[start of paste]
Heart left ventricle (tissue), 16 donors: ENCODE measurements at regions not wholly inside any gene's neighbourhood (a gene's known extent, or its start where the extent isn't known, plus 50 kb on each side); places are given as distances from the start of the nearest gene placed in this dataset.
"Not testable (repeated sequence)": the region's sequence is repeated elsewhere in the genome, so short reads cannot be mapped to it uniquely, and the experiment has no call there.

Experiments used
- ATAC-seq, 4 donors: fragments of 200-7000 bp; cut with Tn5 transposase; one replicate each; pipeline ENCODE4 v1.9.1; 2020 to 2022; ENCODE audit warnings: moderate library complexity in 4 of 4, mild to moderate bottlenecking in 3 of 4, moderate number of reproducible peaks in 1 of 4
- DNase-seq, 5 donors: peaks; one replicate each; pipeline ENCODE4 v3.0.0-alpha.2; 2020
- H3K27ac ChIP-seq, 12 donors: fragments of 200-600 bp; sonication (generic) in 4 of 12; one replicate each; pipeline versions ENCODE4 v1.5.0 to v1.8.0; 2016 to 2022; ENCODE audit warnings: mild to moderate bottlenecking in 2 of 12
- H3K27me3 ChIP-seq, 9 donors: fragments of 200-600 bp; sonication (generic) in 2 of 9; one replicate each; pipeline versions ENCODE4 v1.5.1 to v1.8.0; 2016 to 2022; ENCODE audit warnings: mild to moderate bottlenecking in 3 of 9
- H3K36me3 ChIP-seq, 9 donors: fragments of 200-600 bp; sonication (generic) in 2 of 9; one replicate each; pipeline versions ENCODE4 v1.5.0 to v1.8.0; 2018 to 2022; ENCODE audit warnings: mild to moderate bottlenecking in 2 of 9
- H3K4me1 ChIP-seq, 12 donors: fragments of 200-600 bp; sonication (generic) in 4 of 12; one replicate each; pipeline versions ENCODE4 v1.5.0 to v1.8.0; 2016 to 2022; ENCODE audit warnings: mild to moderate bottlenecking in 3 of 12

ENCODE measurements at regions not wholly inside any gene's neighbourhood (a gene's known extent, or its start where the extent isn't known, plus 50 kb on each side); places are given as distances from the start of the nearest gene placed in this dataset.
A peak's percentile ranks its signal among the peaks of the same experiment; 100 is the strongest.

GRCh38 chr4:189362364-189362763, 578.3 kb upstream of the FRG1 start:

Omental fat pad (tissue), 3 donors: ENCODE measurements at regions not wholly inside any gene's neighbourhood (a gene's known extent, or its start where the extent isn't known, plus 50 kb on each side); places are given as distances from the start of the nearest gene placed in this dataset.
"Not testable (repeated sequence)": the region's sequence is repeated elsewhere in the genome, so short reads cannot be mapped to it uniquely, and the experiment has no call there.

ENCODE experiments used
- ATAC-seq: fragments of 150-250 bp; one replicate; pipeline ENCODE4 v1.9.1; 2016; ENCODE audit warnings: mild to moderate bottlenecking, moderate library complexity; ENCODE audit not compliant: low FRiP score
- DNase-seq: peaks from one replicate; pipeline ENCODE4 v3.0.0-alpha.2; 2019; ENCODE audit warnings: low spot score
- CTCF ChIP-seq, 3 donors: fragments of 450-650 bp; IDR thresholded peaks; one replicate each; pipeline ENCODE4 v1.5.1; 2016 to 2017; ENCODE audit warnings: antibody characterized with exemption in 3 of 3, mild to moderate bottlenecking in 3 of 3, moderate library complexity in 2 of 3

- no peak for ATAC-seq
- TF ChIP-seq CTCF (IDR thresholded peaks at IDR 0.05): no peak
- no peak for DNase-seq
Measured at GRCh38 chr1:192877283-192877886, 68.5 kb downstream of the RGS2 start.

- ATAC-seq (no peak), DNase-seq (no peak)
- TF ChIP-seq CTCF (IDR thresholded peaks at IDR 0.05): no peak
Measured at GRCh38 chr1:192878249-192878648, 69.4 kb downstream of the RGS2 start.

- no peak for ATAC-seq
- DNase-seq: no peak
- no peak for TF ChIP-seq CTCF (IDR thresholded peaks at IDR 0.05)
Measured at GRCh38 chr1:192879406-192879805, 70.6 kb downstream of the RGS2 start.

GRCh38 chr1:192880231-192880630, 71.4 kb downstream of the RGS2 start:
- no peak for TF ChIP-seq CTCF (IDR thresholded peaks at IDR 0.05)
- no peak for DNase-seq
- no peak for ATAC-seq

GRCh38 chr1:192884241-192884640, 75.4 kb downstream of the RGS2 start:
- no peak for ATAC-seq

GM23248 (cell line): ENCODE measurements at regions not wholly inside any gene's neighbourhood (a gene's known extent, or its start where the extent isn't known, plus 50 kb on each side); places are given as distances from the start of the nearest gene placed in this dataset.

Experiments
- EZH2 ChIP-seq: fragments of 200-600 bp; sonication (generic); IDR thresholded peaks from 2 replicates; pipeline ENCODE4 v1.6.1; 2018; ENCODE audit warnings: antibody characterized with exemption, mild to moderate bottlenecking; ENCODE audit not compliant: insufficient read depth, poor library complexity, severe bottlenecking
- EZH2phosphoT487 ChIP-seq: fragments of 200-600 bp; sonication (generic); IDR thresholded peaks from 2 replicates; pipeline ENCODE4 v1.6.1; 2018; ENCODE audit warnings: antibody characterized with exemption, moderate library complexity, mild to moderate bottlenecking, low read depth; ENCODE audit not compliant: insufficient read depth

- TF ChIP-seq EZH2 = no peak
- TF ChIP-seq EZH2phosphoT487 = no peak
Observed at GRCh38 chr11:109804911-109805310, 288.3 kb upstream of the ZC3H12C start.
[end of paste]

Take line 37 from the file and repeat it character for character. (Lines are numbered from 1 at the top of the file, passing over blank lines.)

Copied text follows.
Experiments